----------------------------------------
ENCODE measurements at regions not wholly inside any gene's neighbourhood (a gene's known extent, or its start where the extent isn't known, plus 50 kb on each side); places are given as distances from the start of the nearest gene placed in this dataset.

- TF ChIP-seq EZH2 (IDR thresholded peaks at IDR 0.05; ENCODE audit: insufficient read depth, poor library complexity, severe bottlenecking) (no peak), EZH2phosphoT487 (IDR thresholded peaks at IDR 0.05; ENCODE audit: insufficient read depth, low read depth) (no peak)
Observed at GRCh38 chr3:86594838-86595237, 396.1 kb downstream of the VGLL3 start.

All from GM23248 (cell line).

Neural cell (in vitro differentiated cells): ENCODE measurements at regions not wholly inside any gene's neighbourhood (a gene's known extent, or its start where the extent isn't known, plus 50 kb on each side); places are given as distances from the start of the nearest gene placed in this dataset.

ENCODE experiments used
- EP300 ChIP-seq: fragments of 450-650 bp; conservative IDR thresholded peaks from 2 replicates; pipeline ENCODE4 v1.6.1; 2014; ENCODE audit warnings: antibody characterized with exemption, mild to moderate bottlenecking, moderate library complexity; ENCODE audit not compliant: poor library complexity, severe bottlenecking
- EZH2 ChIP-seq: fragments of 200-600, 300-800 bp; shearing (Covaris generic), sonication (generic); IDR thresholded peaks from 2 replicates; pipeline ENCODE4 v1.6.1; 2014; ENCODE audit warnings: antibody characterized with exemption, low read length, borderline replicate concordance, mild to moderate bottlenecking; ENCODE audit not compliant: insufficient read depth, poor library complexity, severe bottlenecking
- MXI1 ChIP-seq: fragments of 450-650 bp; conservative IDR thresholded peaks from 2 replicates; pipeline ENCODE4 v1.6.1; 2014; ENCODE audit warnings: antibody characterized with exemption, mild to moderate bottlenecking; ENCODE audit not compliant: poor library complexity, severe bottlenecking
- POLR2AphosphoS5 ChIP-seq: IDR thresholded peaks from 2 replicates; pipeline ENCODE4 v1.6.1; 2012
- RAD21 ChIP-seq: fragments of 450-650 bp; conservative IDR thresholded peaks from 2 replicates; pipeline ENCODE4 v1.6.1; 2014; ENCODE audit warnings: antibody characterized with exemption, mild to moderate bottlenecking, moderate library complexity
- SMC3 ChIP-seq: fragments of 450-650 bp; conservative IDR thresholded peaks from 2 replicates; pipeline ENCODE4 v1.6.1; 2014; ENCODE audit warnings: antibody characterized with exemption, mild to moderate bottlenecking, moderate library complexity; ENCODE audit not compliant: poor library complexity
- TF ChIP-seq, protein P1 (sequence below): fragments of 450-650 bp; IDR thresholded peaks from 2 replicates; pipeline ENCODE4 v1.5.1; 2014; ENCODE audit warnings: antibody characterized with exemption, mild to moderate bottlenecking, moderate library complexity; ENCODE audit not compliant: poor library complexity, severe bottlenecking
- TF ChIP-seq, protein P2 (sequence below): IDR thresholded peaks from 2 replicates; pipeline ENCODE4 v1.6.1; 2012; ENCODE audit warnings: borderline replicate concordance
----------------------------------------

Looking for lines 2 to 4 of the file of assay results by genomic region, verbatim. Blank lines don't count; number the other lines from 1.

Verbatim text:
- TF ChIP-seq EZH2 (IDR thresholded peaks at IDR 0.05; ENCODE audit: insufficient read depth, poor library complexity, severe bottlenecking) (no peak), EZH2phosphoT487 (IDR thresholded peaks at IDR 0.05; ENCODE audit: insufficient read depth, low read depth) (no peak)
Observed at GRCh38 chr3:86594838-86595237, 396.1 kb downstream of the VGLL3 start.

All from GM23248 (cell line).